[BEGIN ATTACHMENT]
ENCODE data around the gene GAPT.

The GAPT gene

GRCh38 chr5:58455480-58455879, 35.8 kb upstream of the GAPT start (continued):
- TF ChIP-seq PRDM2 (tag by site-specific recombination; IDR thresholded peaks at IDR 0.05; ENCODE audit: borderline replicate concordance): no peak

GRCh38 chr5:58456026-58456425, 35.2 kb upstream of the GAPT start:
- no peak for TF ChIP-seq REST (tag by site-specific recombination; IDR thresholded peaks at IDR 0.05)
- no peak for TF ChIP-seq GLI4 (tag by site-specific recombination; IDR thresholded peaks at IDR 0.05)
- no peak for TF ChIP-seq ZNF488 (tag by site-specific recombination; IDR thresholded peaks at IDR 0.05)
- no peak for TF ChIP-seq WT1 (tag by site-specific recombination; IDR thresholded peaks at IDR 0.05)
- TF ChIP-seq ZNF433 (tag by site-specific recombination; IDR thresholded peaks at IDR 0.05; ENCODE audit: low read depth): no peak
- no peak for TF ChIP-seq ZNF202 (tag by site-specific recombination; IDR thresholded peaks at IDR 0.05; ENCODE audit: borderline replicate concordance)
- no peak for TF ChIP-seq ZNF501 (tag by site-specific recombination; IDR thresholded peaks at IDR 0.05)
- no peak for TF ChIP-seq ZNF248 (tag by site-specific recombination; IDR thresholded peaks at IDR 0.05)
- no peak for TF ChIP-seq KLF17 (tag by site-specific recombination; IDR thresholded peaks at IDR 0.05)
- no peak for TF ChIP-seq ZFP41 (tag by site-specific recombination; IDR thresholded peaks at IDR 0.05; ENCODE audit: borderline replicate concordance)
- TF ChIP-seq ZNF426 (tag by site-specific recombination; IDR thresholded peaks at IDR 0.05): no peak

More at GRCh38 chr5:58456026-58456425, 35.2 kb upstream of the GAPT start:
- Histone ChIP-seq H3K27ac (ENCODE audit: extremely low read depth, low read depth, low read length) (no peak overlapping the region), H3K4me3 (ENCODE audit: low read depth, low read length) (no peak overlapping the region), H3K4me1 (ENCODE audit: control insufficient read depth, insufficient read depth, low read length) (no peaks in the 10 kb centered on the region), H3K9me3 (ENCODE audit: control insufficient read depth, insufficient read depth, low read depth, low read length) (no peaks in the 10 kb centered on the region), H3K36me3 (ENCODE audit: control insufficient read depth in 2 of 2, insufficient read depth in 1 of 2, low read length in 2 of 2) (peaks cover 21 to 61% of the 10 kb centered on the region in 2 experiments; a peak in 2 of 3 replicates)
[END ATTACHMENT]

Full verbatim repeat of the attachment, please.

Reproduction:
ENCODE data around the gene GAPT.

The GAPT gene

GRCh38 chr5:58455480-58455879, 35.8 kb upstream of the GAPT start (continued):
- TF ChIP-seq PRDM2 (tag by site-specific recombination; IDR thresholded peaks at IDR 0.05; ENCODE audit: borderline replicate concordance): no peak

GRCh38 chr5:58456026-58456425, 35.2 kb upstream of the GAPT start:
- no peak for TF ChIP-seq REST (tag by site-specific recombination; IDR thresholded peaks at IDR 0.05)
- no peak for TF ChIP-seq GLI4 (tag by site-specific recombination; IDR thresholded peaks at IDR 0.05)
- no peak for TF ChIP-seq ZNF488 (tag by site-specific recombination; IDR thresholded peaks at IDR 0.05)
- no peak for TF ChIP-seq WT1 (tag by site-specific recombination; IDR thresholded peaks at IDR 0.05)
- TF ChIP-seq ZNF433 (tag by site-specific recombination; IDR thresholded peaks at IDR 0.05; ENCODE audit: low read depth): no peak
- no peak for TF ChIP-seq ZNF202 (tag by site-specific recombination; IDR thresholded peaks at IDR 0.05; ENCODE audit: borderline replicate concordance)
- no peak for TF ChIP-seq ZNF501 (tag by site-specific recombination; IDR thresholded peaks at IDR 0.05)
- no peak for TF ChIP-seq ZNF248 (tag by site-specific recombination; IDR thresholded peaks at IDR 0.05)
- no peak for TF ChIP-seq KLF17 (tag by site-specific recombination; IDR thresholded peaks at IDR 0.05)
- no peak for TF ChIP-seq ZFP41 (tag by site-specific recombination; IDR thresholded peaks at IDR 0.05; ENCODE audit: borderline replicate concordance)
- TF ChIP-seq ZNF426 (tag by site-specific recombination; IDR thresholded peaks at IDR 0.05): no peak

More at GRCh38 chr5:58456026-58456425, 35.2 kb upstream of the GAPT start:
- Histone ChIP-seq H3K27ac (ENCODE audit: extremely low read depth, low read depth, low read length) (no peak overlapping the region), H3K4me3 (ENCODE audit: low read depth, low read length) (no peak overlapping the region), H3K4me1 (ENCODE audit: control insufficient read depth, insufficient read depth, low read length) (no peaks in the 10 kb centered on the region), H3K9me3 (ENCODE audit: control insufficient read depth, insufficient read depth, low read depth, low read length) (no peaks in the 10 kb centered on the region), H3K36me3 (ENCODE audit: control insufficient read depth in 2 of 2, insufficient read depth in 1 of 2, low read length in 2 of 2) (peaks cover 21 to 61% of the 10 kb centered on the region in 2 experiments; a peak in 2 of 3 replicates)